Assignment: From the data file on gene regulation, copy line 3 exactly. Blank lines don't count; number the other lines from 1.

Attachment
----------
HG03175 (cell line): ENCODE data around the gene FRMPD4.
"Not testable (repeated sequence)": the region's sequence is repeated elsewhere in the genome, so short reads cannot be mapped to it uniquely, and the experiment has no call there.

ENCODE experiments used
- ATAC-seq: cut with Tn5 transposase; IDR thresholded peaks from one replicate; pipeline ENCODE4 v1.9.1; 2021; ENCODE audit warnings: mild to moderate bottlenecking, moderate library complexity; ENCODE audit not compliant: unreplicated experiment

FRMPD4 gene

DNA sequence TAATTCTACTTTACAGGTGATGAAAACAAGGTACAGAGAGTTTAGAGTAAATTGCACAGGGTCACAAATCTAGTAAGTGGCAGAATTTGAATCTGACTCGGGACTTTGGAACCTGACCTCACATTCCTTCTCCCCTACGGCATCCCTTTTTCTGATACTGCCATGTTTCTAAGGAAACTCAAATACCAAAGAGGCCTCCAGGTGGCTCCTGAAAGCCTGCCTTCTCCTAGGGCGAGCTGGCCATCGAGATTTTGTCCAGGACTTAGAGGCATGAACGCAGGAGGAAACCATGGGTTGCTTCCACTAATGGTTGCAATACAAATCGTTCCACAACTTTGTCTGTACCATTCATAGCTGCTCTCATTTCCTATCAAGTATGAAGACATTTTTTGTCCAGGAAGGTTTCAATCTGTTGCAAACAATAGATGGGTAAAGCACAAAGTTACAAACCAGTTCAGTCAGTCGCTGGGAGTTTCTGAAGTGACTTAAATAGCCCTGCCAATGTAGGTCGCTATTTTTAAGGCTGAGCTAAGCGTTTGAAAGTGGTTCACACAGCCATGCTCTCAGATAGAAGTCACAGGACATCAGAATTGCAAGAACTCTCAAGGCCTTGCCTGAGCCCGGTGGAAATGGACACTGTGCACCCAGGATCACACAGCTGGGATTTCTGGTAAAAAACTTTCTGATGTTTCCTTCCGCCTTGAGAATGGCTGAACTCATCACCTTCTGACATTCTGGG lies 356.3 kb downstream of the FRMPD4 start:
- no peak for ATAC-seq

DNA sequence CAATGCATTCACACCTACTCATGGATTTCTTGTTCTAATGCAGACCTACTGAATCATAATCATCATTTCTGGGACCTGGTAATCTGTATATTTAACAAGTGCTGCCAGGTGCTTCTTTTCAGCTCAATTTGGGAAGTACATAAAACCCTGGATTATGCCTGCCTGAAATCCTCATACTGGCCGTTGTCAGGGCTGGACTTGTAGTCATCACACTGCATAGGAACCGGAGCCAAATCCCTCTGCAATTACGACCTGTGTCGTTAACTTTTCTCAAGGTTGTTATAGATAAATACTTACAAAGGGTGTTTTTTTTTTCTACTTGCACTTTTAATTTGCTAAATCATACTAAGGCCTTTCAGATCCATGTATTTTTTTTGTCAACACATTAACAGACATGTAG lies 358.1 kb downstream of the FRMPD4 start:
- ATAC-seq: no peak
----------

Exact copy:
ENCODE experiments used